Identification of the Archaeological 'Invisible Elderly': An Approach Illustrated with an Anglo-Saxon Example

C. Cave, M. Oxenham*

*Corresponding author for this work

Research output: Contribution to journalArticlepeer-review

22 Citations (Scopus)


The aim of this paper is to present a method to facilitate age-at-death estimation of older individuals (generally those aged 50+years) in a representative cemetery sample. The purpose of disaggregating catch-all categories, such as 50+years, is to enable the exploration of the elderly (those in their 50s, 60s, 70s or 80s) in the context of mortuary archaeology, bioarchaeology and/or palaeopathology. The methodological steps include the following: (1) assessment of occlusal tooth wear in an Anglo-Saxon cemetery sample from Worthy Park, UK; (2) seriation of the sample, from youngest to oldest, based on the degree of tooth wear; (3) selection of an ethnographically derived model (known mortality profile) by which seriated individuals in the Worthy Park sample could be reallocated to more realistic or appropriate age classes; (4) reallocation of individuals in the seriated Worthy Park sample to the model age classes. A Hadza, Tanzania, hunter-gatherer profile was chosen to model the Worthy Park sample, although others are available. By using this model, some 66% of the entire adult sample, originally allocated to the single final age category of 45+years, was distributed across four new age categories from the mid-40s to mid-70s. Relatively straightforward, this approach provides a way to identify those individuals, 50+years old, not normally sensitive to traditional age-at-death estimation methodologies currently available.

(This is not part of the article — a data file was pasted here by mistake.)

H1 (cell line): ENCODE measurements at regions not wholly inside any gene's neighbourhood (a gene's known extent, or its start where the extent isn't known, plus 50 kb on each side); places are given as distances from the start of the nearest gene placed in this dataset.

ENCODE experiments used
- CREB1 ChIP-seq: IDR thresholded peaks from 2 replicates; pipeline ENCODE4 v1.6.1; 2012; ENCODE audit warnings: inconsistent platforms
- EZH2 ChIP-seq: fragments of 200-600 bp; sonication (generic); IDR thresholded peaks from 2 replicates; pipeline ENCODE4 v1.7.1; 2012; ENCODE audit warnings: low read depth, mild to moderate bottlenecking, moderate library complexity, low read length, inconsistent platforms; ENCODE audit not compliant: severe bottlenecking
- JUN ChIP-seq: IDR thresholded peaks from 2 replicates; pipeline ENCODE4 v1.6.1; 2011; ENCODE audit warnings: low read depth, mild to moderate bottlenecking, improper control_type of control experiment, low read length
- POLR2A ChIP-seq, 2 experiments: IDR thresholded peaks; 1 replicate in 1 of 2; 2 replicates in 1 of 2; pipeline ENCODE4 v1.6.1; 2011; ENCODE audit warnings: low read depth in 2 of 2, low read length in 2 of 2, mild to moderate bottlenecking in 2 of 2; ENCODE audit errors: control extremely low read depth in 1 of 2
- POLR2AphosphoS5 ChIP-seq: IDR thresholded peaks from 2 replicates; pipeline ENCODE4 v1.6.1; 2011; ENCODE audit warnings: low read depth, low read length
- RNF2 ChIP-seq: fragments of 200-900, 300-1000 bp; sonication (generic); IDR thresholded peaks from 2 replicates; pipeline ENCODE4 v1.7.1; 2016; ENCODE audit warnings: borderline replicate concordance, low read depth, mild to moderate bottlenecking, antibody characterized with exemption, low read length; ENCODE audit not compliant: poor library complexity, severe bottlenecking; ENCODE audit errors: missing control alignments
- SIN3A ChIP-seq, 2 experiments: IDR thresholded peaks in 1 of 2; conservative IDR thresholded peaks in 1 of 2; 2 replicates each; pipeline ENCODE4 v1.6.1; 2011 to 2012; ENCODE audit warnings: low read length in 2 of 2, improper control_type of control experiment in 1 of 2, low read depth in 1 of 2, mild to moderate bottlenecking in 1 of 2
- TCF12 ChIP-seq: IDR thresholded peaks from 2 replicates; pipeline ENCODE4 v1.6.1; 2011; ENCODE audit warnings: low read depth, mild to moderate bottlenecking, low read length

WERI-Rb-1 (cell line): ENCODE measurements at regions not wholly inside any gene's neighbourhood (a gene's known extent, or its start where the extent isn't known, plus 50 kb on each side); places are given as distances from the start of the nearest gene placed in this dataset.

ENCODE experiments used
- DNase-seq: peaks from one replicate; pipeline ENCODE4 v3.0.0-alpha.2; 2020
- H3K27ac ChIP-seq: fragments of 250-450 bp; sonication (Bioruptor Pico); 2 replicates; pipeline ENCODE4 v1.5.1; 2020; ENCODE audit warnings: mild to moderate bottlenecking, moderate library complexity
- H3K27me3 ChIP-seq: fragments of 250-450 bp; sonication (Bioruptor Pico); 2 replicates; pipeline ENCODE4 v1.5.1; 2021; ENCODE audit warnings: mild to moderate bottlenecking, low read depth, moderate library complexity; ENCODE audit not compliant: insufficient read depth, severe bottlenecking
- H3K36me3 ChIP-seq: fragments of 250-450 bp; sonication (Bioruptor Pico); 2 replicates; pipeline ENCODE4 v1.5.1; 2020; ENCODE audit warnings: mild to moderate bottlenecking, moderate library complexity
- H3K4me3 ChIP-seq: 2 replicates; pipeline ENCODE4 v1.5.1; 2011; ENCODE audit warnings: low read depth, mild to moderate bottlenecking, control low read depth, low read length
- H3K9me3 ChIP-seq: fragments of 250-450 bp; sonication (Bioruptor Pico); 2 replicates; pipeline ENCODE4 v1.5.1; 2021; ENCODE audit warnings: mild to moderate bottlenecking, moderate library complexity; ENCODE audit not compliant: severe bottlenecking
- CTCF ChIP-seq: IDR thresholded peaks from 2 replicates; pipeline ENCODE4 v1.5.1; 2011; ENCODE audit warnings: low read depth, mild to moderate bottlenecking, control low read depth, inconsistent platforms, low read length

Original languageEnglish
Pages (from-to)163-175
Number of pages13
JournalInternational journal of osteoarchaeology
Issue number1
Early online date11 Aug 2014
Publication statusPublished - Jan 2016


  • Age at death
  • Mortality profiles
  • Old age
  • Worthy Park


Dive into the research topics of 'Identification of the Archaeological 'Invisible Elderly': An Approach Illustrated with an Anglo-Saxon Example'. Together they form a unique fingerprint.

Cite this